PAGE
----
Having a coffee the other day with Dr Rita Heuser and Uli Zawar at Sonntagskind in Gonsenheim and we got talking – as one does in the presence of someone as profoundly knowledgeable as Dr Heuser – about the origin of names.
Given that Zavar and Burland are as rare in Germany as hens’ teeth.
Uli reckons that her family name has its origin in linen weaving.
Don’t believe a word of it.
I got it all worked out and it happened like this:
Do you know how Nome in Alaska got its name?
Well, a cartographer tasked with transposing survey data to a map identified an unnamed settlement, penciled in “Name?” for future research and off it went to the printers.
Do you know how Cream’s “Badge” got its name?
It all has to do with Eric Clapton and George Harrison and the story’s in here.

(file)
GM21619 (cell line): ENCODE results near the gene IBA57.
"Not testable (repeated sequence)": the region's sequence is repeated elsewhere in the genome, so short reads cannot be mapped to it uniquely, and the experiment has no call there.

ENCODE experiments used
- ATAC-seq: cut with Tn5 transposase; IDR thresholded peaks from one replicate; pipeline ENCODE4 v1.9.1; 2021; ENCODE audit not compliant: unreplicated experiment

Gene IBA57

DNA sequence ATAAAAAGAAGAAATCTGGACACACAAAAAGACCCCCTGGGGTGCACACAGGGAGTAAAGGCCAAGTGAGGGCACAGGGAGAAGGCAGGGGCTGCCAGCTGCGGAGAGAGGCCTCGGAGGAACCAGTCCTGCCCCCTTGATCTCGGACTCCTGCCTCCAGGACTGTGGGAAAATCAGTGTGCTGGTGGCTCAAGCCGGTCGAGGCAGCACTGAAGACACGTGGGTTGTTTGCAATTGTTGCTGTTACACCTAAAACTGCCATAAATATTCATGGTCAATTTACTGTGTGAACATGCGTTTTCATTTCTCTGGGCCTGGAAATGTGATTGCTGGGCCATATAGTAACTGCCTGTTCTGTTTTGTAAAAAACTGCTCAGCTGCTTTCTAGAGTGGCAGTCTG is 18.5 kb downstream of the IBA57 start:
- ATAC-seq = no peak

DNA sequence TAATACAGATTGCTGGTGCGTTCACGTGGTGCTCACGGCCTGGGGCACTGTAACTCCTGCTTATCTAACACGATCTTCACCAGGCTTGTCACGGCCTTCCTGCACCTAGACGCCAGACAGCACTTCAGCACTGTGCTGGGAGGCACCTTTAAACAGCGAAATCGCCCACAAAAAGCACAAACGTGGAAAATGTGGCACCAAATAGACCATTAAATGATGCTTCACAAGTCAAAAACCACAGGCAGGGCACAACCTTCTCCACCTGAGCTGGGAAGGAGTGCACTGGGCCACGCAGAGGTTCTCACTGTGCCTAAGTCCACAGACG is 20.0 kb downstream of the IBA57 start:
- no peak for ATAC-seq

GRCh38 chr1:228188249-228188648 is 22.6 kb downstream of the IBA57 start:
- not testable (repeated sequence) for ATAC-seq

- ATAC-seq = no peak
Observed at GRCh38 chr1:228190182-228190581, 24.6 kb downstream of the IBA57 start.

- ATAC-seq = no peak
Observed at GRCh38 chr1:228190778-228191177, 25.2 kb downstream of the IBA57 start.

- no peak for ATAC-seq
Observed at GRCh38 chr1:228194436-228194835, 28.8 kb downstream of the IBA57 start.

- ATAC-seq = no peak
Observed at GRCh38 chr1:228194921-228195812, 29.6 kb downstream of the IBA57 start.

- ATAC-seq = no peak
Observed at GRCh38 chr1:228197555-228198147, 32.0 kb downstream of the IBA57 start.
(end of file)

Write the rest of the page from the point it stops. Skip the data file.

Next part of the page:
And everyone knows that immigrants arriving at Ellis Island got the names that the illiterate, half-deaf clerk understood from the huddled masses queued up in front of him.
Which is what happened with the Zawar family.
French, you see.
Didn’t speak the lingo.
Arrived somewhere in German-speaking territory and fronted up
to apply for a telephone get registered and the illiterate, half-deaf clerk asked for their name..
Being friendly folk, they beamed and asked him how he was.
Illiterate, half-deaf clerk duly writes it down.